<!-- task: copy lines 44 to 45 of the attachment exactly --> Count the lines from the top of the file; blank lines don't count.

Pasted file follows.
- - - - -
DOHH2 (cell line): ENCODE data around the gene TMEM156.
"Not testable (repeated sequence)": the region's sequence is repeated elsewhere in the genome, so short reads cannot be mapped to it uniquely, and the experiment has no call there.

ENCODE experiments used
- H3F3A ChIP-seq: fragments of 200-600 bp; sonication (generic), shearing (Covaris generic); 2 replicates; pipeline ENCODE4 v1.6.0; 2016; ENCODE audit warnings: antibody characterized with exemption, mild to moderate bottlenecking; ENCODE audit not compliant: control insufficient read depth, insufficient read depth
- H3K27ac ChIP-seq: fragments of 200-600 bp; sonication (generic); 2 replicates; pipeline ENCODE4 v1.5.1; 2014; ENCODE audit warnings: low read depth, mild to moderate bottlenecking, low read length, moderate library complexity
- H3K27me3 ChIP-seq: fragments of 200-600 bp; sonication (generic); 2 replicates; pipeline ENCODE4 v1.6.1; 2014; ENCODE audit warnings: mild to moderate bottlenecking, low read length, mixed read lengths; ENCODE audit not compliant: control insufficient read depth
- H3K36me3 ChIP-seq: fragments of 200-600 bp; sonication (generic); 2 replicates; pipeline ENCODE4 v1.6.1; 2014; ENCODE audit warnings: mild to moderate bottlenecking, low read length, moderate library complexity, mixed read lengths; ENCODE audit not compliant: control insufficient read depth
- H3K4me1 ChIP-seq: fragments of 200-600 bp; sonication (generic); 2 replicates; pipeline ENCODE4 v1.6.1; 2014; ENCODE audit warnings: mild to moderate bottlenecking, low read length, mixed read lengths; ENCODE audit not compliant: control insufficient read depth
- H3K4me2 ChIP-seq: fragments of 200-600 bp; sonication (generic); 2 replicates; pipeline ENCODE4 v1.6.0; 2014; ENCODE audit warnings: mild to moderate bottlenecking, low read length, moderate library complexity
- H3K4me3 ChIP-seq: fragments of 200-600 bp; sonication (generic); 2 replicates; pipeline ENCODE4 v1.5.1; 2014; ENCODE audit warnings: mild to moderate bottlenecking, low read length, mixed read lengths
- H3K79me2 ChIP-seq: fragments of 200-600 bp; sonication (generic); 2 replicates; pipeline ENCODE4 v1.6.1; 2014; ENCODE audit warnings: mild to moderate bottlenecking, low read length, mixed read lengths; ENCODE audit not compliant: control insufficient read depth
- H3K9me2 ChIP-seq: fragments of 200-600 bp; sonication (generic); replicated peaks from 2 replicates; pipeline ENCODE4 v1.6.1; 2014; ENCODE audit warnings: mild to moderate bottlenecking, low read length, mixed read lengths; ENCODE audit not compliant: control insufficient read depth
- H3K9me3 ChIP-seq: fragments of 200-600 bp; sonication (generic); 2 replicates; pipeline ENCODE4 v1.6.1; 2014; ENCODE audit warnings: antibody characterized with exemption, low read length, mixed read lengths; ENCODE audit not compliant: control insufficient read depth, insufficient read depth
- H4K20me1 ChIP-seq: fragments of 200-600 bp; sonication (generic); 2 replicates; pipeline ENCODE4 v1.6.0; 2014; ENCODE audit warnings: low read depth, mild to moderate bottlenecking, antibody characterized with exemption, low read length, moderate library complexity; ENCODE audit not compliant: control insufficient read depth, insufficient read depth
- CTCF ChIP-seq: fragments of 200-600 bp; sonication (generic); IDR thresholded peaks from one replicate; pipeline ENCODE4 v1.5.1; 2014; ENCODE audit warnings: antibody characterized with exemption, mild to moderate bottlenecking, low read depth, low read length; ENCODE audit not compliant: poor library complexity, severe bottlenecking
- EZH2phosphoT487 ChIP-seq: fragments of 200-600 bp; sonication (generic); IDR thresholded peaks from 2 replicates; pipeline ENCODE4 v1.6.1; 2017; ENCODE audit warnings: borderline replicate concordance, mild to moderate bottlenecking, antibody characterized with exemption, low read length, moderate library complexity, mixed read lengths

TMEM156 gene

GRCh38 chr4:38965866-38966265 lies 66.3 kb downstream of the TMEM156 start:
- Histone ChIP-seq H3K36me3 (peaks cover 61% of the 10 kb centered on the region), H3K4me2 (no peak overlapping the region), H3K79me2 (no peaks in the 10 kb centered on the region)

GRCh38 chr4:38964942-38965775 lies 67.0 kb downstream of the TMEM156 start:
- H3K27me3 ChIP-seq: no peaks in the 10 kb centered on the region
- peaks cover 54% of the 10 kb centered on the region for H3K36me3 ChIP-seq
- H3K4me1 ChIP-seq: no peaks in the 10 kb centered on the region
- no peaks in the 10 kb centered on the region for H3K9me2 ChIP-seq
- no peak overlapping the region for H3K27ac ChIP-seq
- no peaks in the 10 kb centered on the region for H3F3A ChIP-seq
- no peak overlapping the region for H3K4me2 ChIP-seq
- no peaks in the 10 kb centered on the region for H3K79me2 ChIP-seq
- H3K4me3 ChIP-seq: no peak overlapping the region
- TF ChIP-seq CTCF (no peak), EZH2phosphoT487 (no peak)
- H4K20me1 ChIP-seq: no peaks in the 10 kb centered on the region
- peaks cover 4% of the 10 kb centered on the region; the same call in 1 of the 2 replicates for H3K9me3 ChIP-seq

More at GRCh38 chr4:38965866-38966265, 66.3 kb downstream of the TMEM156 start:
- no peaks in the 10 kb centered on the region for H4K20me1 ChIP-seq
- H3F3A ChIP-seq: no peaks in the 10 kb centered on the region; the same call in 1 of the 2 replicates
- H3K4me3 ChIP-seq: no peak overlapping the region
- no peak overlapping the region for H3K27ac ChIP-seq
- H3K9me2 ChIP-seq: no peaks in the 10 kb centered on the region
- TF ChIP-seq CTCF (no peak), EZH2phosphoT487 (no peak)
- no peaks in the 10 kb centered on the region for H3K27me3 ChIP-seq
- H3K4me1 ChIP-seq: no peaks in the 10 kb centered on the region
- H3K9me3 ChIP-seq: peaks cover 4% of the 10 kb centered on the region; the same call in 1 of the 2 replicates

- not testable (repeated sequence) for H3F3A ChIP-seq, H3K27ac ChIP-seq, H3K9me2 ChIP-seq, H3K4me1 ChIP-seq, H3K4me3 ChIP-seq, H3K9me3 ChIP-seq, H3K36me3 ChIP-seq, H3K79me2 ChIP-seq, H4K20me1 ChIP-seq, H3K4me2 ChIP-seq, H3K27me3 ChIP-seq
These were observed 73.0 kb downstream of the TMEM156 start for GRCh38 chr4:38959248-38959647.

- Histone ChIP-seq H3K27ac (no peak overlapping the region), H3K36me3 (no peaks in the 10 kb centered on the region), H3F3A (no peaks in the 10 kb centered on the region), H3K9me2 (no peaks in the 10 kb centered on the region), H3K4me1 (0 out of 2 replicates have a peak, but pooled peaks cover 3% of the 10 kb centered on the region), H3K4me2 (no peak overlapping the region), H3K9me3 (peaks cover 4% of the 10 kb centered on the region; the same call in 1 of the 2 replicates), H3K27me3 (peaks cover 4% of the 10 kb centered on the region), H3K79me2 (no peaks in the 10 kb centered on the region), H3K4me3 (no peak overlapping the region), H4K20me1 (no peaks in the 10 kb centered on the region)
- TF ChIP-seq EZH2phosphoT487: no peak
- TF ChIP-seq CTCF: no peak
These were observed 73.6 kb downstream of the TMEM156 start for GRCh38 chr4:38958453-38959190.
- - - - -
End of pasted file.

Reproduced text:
These were observed 73.0 kb downstream of the TMEM156 start for GRCh38 chr4:38959248-38959647.

- Histone ChIP-seq H3K27ac (no peak overlapping the region), H3K36me3 (no peaks in the 10 kb centered on the region), H3F3A (no peaks in the 10 kb centered on the region), H3K9me2 (no peaks in the 10 kb centered on the region), H3K4me1 (0 out of 2 replicates have a peak, but pooled peaks cover 3% of the 10 kb centered on the region), H3K4me2 (no peak overlapping the region), H3K9me3 (peaks cover 4% of the 10 kb centered on the region; the same call in 1 of the 2 replicates), H3K27me3 (peaks cover 4% of the 10 kb centered on the region), H3K79me2 (no peaks in the 10 kb centered on the region), H3K4me3 (no peak overlapping the region), H4K20me1 (no peaks in the 10 kb centered on the region)